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Does tax evasion affect firms’ internal control? Some evidence from an experimental approach

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  • Lory Barile

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    Abstract

    The aim of this work is to analyze tax evasion as a factor that potentially affects internal control of firms as an application of the Chen and Chu’s model (2005). For this purpose an experimental approach was employed. Treatments varied depending on whether agents were assumed to be risk-neutral or risk-averse. According to the gift-exchange game (Fehr et al., 1993), results show a positive relationship between wages offered by principal and efforts provided by agents. In general, higher wages lead to more costly effort provision. However, when evasion and risk aversion are introduced in the analysis individuals show opportunistic behaviors and they seem to be less willing to cooperate for the wealth of the firm.

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    Bibliographic Info

    Paper provided by University of Siena in its series Labsi Experimental Economics Laboratory University of Siena with number 039.

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    Date of creation: Feb 2012
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    Handle: RePEc:usi:labsit:039

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    Keywords: tax evasion; firms; reciprocity; labor market.;

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    1. Charness, Gary & Rabin, Matthew, 2001. "Understanding Social Preferences with Simple Tests," Department of Economics, Working Paper Series qt4qz9k8vg, Department of Economics, Institute for Business and Economic Research, UC Berkeley.
    2. Matthew Rabin., 1992. "Incorporating Fairness into Game Theory and Economics," Economics Working Papers 92-199, University of California at Berkeley.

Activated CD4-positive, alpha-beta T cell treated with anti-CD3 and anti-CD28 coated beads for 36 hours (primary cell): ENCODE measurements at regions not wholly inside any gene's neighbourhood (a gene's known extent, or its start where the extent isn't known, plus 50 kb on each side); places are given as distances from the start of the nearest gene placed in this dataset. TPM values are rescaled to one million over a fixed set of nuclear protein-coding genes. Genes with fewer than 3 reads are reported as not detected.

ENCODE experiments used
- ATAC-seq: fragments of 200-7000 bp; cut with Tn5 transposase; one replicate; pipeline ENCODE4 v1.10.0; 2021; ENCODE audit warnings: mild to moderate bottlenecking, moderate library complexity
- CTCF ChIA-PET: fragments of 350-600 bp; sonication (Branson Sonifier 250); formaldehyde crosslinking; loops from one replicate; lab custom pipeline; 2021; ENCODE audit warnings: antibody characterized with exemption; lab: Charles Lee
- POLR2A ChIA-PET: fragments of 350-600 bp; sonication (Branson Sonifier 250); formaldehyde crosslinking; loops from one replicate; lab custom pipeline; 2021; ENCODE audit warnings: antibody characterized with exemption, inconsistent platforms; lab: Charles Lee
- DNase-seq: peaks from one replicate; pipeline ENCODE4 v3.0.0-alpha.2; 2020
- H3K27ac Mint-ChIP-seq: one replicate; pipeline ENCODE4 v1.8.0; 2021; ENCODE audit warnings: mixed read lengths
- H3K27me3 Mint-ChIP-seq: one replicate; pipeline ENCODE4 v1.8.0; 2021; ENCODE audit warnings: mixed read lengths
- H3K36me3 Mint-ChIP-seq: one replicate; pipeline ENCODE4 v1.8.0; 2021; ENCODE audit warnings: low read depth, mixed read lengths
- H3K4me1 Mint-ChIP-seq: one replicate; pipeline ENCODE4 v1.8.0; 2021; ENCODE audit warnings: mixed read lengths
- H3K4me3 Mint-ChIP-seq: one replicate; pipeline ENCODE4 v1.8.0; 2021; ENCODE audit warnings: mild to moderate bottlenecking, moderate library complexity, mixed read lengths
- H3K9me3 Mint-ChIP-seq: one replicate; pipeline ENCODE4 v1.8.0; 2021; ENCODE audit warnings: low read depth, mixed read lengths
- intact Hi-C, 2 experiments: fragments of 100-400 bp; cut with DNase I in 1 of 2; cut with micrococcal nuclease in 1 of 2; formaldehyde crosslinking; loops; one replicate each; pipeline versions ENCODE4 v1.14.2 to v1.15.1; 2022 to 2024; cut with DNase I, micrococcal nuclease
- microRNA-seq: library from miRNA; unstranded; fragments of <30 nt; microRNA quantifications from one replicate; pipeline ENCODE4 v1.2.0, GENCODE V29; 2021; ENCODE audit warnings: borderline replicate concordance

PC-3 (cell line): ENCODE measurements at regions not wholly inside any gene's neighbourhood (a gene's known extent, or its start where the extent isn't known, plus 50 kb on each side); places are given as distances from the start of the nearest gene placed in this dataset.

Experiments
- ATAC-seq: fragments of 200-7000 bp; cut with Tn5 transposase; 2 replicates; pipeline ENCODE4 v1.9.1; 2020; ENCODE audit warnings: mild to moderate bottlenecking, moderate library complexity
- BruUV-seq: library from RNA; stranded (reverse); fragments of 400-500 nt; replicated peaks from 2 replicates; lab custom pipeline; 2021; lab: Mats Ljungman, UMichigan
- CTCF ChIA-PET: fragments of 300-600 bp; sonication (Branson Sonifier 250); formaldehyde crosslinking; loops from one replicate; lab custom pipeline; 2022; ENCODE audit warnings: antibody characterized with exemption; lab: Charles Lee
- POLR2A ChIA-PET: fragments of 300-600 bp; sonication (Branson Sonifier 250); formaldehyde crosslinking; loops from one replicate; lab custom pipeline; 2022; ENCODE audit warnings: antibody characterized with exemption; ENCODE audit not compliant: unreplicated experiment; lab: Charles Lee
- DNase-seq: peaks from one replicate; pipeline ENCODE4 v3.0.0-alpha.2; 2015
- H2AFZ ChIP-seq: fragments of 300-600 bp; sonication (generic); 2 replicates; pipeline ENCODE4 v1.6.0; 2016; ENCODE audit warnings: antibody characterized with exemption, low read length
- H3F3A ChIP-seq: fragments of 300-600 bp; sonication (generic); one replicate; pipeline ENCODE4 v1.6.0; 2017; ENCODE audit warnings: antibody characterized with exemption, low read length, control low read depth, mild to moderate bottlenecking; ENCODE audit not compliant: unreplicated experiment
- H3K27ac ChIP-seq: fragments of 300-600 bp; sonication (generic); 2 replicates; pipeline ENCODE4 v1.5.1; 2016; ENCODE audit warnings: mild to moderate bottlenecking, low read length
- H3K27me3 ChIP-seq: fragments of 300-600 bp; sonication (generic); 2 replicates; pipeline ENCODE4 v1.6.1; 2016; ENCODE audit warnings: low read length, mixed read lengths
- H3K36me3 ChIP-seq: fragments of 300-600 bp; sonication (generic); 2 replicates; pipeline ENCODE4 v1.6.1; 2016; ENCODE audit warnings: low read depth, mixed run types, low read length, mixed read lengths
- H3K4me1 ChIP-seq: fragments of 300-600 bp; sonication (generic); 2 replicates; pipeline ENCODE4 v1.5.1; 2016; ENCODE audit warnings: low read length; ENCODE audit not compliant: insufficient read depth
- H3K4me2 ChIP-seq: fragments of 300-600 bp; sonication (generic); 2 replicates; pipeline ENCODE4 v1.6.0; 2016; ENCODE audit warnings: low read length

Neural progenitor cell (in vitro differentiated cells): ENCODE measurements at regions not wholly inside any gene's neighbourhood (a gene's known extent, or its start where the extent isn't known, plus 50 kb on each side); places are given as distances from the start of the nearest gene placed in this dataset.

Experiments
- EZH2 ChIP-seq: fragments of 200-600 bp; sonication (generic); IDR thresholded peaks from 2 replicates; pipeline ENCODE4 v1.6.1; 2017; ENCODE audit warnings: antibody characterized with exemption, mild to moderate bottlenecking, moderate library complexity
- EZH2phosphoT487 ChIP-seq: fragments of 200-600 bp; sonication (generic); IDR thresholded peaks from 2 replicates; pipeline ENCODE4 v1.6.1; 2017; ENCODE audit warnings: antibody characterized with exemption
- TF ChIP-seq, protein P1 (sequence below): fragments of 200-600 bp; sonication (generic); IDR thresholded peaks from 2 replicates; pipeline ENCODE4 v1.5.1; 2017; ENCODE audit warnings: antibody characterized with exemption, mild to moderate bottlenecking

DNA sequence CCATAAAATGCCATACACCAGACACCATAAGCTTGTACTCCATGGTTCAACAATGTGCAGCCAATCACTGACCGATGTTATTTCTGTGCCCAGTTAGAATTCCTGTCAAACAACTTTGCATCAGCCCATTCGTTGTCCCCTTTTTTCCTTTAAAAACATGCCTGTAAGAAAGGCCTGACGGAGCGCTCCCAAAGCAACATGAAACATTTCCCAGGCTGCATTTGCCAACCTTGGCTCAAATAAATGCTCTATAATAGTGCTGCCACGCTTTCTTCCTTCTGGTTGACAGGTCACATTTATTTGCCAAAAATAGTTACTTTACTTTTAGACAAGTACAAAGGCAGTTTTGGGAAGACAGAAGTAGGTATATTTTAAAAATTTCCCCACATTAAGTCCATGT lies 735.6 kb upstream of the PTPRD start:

3. Torgler, Benno, 2003. "To evade taxes or not to evade: that is the question," Journal of Behavioral and Experimental Economics (formerly The Journal of Socio-Economics), Elsevier, vol. 32(3), pages 283-302, July.
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    5. Kong-Pin Chen & C.Y. Cyrus Chu, 2005. "Internal Control vs. External Manipulation: A Model of Corporate Income Tax Evasion," RAND Journal of Economics, The RAND Corporation, vol. 36(4), pages 151-164, Winter.
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    7. Ernst Fehr & Klaus M. Schmidt, 1999. "A Theory Of Fairness, Competition, And Cooperation," The Quarterly Journal of Economics, MIT Press, vol. 114(3), pages 817-868, August.
    8. Crocker, Keith J. & Slemrod, Joel, 2005. "Corporate tax evasion with agency costs," Journal of Public Economics, Elsevier, vol. 89(9-10), pages 1593-1610, September.
    9. Luigi Mittone & Michele Bernasconi, 2003. "Income tax evasion and artificial reference points: two experiments," CEEL Working Papers 0305, Cognitive and Experimental Economics Laboratory, Department of Economics, University of Trento, Italia.
    10. David Joulfaian, 2000. "Corporate Income Tax Evasion and Managerial Preferences," The Review of Economics and Statistics, MIT Press, vol. 82(4), pages 698-701, November.
    11. Alm, James & Cronshaw, Mark B & McKee, Michael, 1993. "Tax Compliance with Endogenous Audit Selection Rules," Kyklos, Wiley Blackwell, vol. 46(1), pages 27-45.
    12. Werner Güth & Wolfgang Klose & Manfred Königstein & Joachim Schwalbach, 1998. "An experimental study of a dynamic principal-agent relationship," Managerial and Decision Economics, John Wiley & Sons, Ltd., vol. 19(4-5), pages 327-341.
    13. Alm, James & McKee, Michael, 2004. "Tax compliance as a coordination game," Journal of Economic Behavior & Organization, Elsevier, vol. 54(3), pages 297-312, July.
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